Compliance Without Requirements: OSHA’s Guidelines for Protecting Your Employees from Workplace Violence
According to their own government website, the Occupational Safety & Health Administration (OSHA) has “currently no specific standards for workplace violence”.
However, under Section 5(a)(1) of the Occupational Safety and Health Act (OSHA) of 1970, commonly known as the “General Duty Clause”, OSHA has the authority to cite employers for failing to make efforts in the prevention of workplace violence.
These prevention efforts are reiterated in the wording of the statutory provision under the General Duty Clause which states that employers must provide employees with a workplace that “is free from recognizable hazards that are causing or likely to cause death or serious harm to employees”.
Depending on certain circumstances, OSHA may place workplace violence among the “recognizable hazards” your business must strive to prevent or minimize.
Without any specific standards established by OSHA, what rules do you need to know and follow?
How can you avoid being cited for failing to prevent workplace violence?
How can your organization achieve compliance when there are no workplace violence requirements?
OSHA provides numerous resources that provide guidance for evaluating and controlling workplace violence. Utilizing these guidelines in your business will better ensure the safety of employees and help your organization be more compliant under the General Duty Clause.
The main guidelines every employer should be aware of are as follows:
- Establish a business-wide workplace violence prevention plan with procedures and policies that account for your specific industry and daily business activities.
- Provide safety education and training to employees for the purpose of (1) identifying suspicious behavior and (2) reacting to workplace violence or an active shooter scenario.
- Instruct employees not to enter locations that they feel are dangerous or unsafe.
- In dangerous situations or at night, establish a “buddy system” or provide an escort service or police assistance to deter potential workplace violence.
- Employees working in the field should always be equipped with a cellular phone and a hand-held alarm or noise device. Additionally, a detailed plan of your employee’s day should be crafted, allowing the employer to know the whereabouts of his/her employees at all times.
- During the late night or early morning (high-risk hours), if possible establishments should be closed.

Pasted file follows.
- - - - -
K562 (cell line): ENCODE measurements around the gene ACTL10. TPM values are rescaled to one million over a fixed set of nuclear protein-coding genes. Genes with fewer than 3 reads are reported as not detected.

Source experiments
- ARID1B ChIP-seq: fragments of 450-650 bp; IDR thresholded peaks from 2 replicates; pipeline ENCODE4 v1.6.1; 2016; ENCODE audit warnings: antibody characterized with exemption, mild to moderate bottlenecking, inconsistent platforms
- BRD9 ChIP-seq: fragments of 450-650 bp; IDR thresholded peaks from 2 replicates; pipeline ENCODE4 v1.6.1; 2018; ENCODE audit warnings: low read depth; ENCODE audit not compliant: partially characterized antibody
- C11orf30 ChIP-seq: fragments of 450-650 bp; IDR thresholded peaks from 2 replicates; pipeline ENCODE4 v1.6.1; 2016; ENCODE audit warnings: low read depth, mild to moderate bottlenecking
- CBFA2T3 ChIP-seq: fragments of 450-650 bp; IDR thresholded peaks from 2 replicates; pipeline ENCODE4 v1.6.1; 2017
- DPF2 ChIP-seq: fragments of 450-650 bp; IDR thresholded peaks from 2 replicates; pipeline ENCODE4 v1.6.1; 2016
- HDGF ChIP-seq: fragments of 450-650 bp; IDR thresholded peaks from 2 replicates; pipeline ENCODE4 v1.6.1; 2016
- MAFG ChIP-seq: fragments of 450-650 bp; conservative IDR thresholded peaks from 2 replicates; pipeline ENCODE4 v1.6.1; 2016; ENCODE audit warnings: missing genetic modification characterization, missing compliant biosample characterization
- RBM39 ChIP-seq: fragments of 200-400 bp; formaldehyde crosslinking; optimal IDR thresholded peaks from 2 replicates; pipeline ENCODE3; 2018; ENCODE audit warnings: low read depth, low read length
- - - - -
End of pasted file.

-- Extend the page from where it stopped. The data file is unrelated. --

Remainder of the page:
- Establish identification badges, electronic keys, and security guards, to minimize non-employee access.
- High-risk areas should be made visible to more people.
- Install good external lighting, silent alarms, surveillance cameras, and bullet-proof barriers or enclosures.
- Depending upon your industry, minimize cash on hand.
- Increase the number of staff on duty.
- Have police or security check on workers routinely.
- Encourage employees to report and log all incidents and threats of workplace violence. These reports of violent incidents and threats should be brought before local police promptly.
To better understand and follow OSHA’s guidelines, learn more here.
What To Do, and What Not To Do
Although employers may lack specific insight into what they should be doing to prevent workplace violence, according to OSHA, we can gain understanding from the mistakes and successes of past employers and the employers who are currently working to rid the workplace of danger and violence.
The following information cannot create additional employer obligations, rather it is OSHA’s effort to explain requirements and how they apply to particular situations.
We hope OSHA’s interpretation of their past and current regulations is helpful in your attempt to understand and follow OSHA’s guidelines on workplace violence.
Dec. 10, 1992 – Does OSHA Have Standards That Address Violent Employee Behavior (view the entire article, here)
In response to a letter inquiring about OSHA’s standards and rules for workplace violence, Roger A. Clark, Director of Enforcement Programs, responded as follows, “…the occurrence of acts of violence which are not “recognized” as characteristic of employment and represent random antisocial acts which may occur anywhere would not subject the employer to a citation for a violation of the OSH Act.
Whether or not an employer can be cited for a violation of Section 5(a)(1) is entirely dependent upon the specific facts, which will be unique in each situation. The recognizability and foreseeability of the hazard, and the feasibility of the means of abatement are some of the critical factors to be considered.”
Oct. 23, 1996 – How Are Violations Determined Under the General Duty Clause (view the entire article, here)